Again, I could not attend the webinar so I share my reflections here, especially regarding the five dimensions of openness, and the risks of making something open without proper support.
So first my self-reflection in the light of the five dimensions:
- Sharing own content: I’m happy to share own content, e.g. tasks that I use in my teaching. I also quite often ask colleagues to share their ideas and good practices with me so I think it’s part of a mutually beneficial cooperation.
- Encouraging students to share: in my courses, most of assignments are open to the study group at least so students can read others’ posts and learn from them, but I also encourage students to share their work in their blog if they wish (I never make it compulsory, though). The only assignment which is by default cannot be open to the study group is the reflective learning diary which is the summary of one’s learning path in the course, and might include quite personal and sensitive issues. I at least mention to students that sharing some parts of their reflective diary with peers can be useful (as it can start conversation which gives birth to new ideas).
- Sharing research data: I’ve shared the anonymized rough transcripts of the corpus of my Ph.D. dissertation (without voice or visuals to secure anonymity). Other than that, I haven’t made any bugger data set public to researchers. It is pretty challenging in my field since in ethnographic research you encounter and record (narratives of) quite sensitive situations that cannot be made open in any way. Further, I work a lot with visuals as well (I also teach visual ethnography) which means locations and people can be identified from materials. So I need to be extra super strict not to share anything my participants wouldn’t want to share themselves with the whole world…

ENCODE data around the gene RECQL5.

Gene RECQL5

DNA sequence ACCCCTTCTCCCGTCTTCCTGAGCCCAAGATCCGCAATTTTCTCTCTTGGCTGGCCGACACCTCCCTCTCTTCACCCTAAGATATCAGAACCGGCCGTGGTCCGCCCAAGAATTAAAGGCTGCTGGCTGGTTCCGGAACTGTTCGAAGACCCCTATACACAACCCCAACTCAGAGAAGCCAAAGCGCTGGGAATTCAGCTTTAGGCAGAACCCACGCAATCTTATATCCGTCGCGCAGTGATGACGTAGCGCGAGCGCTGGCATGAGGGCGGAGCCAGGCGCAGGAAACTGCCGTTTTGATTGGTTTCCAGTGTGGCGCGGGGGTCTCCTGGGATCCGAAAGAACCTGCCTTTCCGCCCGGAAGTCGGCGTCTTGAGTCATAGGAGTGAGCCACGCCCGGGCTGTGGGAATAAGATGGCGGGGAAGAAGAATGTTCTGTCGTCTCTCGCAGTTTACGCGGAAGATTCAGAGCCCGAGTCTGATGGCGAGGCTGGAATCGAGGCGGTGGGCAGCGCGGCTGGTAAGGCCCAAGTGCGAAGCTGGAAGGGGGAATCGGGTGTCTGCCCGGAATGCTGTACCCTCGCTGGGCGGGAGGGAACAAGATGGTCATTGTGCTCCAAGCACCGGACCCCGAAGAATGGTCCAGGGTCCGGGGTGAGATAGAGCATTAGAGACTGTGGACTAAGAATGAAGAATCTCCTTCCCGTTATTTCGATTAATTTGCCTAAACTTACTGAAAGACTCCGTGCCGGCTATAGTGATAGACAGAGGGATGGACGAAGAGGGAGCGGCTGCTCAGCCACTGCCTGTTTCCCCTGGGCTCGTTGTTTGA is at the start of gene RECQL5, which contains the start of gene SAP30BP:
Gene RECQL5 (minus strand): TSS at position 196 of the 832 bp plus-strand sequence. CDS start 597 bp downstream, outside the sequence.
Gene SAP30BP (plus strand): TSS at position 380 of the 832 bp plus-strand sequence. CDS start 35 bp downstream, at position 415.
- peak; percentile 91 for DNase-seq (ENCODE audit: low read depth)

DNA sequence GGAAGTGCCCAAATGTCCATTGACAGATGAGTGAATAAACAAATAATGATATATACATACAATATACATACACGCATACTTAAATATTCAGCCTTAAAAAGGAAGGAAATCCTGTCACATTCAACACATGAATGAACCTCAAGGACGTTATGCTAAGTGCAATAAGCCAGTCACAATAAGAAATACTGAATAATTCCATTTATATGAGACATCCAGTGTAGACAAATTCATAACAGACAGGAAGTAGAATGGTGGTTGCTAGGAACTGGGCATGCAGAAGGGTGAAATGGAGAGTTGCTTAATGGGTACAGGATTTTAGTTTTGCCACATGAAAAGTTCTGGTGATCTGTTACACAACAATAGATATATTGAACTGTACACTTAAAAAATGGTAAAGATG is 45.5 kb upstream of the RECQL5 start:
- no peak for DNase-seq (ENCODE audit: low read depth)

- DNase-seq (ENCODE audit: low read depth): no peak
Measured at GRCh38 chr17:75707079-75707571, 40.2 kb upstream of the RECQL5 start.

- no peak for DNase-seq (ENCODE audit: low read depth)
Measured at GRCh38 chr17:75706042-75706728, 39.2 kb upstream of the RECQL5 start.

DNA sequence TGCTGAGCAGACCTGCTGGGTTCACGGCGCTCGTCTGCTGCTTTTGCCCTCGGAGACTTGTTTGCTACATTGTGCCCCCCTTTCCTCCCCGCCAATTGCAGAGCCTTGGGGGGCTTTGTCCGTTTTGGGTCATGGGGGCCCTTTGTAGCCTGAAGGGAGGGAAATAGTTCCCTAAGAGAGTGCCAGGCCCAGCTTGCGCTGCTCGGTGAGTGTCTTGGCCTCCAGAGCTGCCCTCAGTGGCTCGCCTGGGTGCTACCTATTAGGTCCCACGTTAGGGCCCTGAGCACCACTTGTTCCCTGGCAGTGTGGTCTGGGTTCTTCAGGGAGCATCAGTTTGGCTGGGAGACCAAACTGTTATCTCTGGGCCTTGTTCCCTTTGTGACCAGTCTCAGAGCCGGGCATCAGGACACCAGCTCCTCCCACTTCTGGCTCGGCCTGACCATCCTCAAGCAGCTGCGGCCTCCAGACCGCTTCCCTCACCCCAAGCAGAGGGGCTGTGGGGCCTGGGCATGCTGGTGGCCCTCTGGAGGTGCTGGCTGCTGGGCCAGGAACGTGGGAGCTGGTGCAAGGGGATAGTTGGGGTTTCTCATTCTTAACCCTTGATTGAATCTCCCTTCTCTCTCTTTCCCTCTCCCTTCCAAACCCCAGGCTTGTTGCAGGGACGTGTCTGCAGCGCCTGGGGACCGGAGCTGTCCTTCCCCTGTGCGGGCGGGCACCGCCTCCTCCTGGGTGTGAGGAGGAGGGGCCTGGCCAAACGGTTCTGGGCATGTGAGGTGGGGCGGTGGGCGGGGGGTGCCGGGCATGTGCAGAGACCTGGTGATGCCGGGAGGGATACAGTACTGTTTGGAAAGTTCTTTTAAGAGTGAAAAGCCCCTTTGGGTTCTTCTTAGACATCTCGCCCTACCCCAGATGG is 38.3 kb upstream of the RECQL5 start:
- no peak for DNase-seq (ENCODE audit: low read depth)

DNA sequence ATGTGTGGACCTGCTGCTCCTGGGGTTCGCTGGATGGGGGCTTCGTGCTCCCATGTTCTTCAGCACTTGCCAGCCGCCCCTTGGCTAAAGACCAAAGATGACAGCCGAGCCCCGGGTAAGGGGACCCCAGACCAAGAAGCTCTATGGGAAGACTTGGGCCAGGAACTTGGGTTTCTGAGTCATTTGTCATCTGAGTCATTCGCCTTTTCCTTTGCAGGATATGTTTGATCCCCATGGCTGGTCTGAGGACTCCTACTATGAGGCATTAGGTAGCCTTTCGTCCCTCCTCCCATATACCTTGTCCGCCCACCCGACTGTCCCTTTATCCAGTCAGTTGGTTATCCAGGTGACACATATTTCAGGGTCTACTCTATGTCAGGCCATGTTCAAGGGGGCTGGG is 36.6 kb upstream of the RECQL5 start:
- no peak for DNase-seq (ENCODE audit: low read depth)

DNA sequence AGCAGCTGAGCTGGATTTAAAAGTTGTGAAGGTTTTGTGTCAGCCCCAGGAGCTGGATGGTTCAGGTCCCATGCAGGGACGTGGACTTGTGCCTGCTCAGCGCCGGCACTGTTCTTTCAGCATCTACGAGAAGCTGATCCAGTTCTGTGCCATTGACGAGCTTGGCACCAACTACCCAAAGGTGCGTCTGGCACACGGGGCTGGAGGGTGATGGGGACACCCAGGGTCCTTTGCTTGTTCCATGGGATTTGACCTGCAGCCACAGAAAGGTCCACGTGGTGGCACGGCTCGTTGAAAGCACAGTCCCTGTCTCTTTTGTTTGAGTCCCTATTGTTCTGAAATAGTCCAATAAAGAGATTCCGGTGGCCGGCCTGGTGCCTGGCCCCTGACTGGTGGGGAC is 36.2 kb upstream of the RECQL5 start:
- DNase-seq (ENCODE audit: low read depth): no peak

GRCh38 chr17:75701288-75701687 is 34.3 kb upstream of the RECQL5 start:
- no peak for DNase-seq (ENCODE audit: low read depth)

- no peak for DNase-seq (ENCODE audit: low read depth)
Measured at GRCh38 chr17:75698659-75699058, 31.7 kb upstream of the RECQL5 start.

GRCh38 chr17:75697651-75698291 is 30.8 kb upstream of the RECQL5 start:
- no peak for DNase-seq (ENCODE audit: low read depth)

- Using open educational resources: now that my job includes the continuous development of a study specialization and its courses (in a team, of course), I continuously browse for open sources, and adapt them to the purposes of such courses (if licence makes it possible).
- Networking online: I regularly ask colleagues to share ideas and resources, both offline and online. I’m also member of a project (IKI – Innovatiivisen kielikasvatuksen kartta ja kompassi, roughly ‘The map and compass of innovative language education) which helps teachers to make their good practices visible to all.
The keywords presented from Laura Czerniewicz’s conference paper made me think about different ways in which the idea of open education can get distorted. In my case, making a course open means that learners can work flexibly but they still get enough support and their learning doesn’t become incoherent and/or fragmented. Further, will all materials we share with them make sense to them without teacher’s support? No I am in the process of making open materials for a self-study course which will not include teacher support (we don’t have any resource allocated for that), so how will that work? Do we liberate learners from teacher control, or do we actually just abandon them?